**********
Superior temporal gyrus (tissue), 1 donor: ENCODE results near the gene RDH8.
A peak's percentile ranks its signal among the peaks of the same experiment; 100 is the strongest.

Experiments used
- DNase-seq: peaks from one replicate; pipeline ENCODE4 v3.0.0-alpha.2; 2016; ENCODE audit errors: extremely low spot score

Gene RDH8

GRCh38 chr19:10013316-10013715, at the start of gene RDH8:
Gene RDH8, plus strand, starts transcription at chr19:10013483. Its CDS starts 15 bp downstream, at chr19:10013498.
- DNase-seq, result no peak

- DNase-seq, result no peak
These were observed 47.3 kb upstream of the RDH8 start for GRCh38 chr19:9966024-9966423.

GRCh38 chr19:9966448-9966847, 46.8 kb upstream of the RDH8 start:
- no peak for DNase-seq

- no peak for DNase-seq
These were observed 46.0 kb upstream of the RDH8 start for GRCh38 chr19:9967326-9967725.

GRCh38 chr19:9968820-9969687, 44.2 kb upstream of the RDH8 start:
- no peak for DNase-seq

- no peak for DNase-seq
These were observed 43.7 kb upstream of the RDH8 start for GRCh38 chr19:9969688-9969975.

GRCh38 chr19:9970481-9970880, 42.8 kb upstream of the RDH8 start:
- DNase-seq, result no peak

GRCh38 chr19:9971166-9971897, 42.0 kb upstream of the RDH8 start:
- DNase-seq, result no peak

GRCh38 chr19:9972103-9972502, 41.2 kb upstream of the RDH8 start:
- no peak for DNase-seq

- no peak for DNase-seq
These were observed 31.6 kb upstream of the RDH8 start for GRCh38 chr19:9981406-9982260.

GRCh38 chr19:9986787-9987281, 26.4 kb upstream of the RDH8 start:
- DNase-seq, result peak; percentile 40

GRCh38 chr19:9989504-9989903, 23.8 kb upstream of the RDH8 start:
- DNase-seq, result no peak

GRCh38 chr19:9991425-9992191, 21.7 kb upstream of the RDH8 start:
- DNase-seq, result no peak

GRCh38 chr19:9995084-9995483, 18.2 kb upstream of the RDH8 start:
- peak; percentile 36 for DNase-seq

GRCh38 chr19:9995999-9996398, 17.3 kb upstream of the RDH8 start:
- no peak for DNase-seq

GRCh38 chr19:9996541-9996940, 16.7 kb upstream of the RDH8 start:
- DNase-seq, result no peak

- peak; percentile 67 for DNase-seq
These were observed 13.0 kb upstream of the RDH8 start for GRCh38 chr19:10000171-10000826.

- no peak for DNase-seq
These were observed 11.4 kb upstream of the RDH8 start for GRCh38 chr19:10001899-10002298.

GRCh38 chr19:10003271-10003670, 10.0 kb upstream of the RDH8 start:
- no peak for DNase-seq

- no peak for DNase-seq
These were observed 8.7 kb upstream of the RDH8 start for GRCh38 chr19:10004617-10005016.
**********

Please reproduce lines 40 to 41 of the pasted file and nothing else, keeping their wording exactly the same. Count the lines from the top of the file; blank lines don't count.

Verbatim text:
These were observed 13.0 kb upstream of the RDH8 start for GRCh38 chr19:10000171-10000826.

- no peak for DNase-seq